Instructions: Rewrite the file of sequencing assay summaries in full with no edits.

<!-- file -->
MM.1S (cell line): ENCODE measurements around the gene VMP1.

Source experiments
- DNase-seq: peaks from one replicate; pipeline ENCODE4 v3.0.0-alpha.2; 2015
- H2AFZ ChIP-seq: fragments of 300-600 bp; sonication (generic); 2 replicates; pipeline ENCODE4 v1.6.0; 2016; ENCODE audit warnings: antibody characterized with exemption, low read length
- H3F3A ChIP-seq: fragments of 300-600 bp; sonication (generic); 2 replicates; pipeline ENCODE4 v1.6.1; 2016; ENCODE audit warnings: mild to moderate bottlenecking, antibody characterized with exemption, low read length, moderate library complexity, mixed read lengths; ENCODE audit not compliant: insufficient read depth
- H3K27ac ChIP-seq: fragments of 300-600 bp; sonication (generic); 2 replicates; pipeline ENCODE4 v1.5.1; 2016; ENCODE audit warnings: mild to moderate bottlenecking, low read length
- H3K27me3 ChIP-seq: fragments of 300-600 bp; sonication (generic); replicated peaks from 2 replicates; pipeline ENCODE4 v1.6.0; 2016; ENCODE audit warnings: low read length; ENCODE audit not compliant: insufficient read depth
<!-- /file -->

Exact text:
MM.1S (cell line): ENCODE measurements around the gene VMP1.

Source experiments
- DNase-seq: peaks from one replicate; pipeline ENCODE4 v3.0.0-alpha.2; 2015
- H2AFZ ChIP-seq: fragments of 300-600 bp; sonication (generic); 2 replicates; pipeline ENCODE4 v1.6.0; 2016; ENCODE audit warnings: antibody characterized with exemption, low read length
- H3F3A ChIP-seq: fragments of 300-600 bp; sonication (generic); 2 replicates; pipeline ENCODE4 v1.6.1; 2016; ENCODE audit warnings: mild to moderate bottlenecking, antibody characterized with exemption, low read length, moderate library complexity, mixed read lengths; ENCODE audit not compliant: insufficient read depth
- H3K27ac ChIP-seq: fragments of 300-600 bp; sonication (generic); 2 replicates; pipeline ENCODE4 v1.5.1; 2016; ENCODE audit warnings: mild to moderate bottlenecking, low read length
- H3K27me3 ChIP-seq: fragments of 300-600 bp; sonication (generic); replicated peaks from 2 replicates; pipeline ENCODE4 v1.6.0; 2016; ENCODE audit warnings: low read length; ENCODE audit not compliant: insufficient read depth